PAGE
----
Natural England (NE) has enraged landowners and farmers by scrapping legislation that enables them to order their neighbours to cull rabbits if their crops are threatened.

For the past 60 years, as part of the 1947 Agriculture Act and the 1954 Pests Act, all landowners had a duty to keep down rabbit numbers on their property to protect crops. If a neighbour failed to do so, aggrieved farmers could apply to NE for an Agriculture Act Notice which ordered the despatch of the rabbits.

According to NE, in the past three years a total of 61 complaints were made where neighbours could not agree on the control of rabbits, and in only three cases was an order issued. A spokesman stated that this change “will not have a signifi cant impact on reducing levels of rabbit control. In the vast majority of cases, problems concerning rabbit control are dealt with satisfactorily as a result of neighbouring landowners agreeing on appropriate action between themselves.”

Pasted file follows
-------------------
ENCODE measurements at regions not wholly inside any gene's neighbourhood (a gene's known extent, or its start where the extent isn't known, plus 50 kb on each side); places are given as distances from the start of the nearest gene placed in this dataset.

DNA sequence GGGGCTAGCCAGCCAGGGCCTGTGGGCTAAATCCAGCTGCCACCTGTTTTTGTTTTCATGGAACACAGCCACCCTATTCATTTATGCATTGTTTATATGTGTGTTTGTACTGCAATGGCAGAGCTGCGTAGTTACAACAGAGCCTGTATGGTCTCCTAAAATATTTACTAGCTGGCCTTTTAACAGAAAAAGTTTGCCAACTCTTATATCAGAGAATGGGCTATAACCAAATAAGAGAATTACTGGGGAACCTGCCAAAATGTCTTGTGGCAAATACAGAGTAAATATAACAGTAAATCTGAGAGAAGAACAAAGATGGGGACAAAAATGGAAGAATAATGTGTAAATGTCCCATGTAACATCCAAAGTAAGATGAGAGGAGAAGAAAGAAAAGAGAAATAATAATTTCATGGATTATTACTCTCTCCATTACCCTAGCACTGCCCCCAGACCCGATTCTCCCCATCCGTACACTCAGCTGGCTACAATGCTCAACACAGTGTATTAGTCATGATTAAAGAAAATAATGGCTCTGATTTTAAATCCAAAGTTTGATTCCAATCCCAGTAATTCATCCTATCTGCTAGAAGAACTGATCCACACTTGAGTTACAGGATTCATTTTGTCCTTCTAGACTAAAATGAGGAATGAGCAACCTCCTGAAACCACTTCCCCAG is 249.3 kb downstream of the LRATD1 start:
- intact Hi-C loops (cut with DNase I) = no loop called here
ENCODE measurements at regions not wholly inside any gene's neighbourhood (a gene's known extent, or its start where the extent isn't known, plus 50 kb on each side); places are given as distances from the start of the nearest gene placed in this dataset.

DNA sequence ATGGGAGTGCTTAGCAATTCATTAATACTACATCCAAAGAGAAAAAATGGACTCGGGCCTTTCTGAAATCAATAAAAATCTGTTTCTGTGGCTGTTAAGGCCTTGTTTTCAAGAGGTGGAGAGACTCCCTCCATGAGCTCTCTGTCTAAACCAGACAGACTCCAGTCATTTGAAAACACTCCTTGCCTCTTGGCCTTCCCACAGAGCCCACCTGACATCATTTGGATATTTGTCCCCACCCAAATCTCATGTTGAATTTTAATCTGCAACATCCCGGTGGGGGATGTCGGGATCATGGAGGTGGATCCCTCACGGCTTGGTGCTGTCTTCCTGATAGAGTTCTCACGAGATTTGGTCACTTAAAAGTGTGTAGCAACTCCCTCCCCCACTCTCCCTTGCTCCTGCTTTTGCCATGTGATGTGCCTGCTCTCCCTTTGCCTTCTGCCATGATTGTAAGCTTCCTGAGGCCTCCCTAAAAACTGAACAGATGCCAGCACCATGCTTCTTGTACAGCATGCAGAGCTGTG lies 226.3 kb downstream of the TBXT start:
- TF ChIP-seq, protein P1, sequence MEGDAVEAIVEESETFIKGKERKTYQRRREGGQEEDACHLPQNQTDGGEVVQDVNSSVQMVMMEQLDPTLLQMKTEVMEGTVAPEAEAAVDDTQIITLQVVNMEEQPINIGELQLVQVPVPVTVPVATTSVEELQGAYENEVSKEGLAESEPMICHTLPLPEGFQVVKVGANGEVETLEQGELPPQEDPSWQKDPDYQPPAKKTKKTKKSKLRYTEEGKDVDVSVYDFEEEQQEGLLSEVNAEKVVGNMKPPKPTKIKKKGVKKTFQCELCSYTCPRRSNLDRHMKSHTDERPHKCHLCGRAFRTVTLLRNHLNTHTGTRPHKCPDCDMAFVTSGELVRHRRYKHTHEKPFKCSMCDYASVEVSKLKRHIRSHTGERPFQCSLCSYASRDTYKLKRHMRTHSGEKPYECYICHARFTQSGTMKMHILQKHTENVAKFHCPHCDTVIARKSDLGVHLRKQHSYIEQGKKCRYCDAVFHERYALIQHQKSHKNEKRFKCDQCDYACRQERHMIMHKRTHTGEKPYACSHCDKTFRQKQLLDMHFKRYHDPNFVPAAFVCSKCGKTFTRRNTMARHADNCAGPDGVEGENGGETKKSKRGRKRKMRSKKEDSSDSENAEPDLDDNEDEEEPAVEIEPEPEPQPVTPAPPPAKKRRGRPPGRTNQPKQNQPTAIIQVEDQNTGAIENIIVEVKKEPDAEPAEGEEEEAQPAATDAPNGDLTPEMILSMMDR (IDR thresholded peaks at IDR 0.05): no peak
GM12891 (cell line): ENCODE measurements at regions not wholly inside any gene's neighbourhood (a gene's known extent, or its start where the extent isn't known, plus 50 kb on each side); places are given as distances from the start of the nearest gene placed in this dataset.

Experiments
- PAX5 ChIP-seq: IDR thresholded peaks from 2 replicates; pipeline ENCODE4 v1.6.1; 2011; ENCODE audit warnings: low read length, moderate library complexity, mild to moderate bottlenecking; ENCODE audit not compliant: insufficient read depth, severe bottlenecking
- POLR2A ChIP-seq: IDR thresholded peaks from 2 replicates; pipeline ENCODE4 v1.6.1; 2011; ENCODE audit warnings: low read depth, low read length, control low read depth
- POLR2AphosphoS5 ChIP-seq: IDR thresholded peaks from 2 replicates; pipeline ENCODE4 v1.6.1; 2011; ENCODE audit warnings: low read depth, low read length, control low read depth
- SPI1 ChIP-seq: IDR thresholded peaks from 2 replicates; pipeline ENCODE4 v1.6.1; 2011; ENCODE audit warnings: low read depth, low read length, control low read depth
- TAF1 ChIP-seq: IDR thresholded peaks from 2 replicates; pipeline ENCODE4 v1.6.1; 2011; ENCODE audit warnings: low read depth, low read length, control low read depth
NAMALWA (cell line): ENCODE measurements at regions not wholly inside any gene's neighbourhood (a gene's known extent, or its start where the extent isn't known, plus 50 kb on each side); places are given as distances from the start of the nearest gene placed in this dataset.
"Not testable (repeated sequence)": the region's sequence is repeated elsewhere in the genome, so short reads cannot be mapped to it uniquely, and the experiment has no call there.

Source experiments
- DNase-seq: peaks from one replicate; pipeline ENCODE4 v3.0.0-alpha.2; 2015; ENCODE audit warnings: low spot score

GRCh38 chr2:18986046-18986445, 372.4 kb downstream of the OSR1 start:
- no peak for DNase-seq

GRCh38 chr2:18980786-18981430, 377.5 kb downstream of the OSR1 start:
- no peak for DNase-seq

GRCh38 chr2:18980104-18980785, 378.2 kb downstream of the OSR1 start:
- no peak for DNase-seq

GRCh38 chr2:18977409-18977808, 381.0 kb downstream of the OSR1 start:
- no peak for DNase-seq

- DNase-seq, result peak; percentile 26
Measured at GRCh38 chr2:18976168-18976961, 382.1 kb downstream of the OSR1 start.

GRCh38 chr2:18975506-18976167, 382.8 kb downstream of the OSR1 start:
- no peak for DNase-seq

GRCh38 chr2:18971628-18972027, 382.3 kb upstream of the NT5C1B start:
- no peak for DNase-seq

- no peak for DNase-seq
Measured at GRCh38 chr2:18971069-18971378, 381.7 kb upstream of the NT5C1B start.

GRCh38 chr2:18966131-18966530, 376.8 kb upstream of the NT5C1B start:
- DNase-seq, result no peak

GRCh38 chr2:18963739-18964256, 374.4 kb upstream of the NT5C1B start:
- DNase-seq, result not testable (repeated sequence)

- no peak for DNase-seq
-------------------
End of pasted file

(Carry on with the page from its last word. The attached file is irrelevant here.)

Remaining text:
Rural organisations are angered about the change. The Countryside Alliance’s Tim Bonner told ST: “When it continues to act in such a ludicrous way without consultation or logic, the Government can’t escape the criticism that it has no understanding of rural issues or interest in the views of the countryside. There could not be a better example of how the Government and NE are infested with a ‘bunny hugger’ mentality.”

The rest of this article appears in 4 December issue of Shooting Times.

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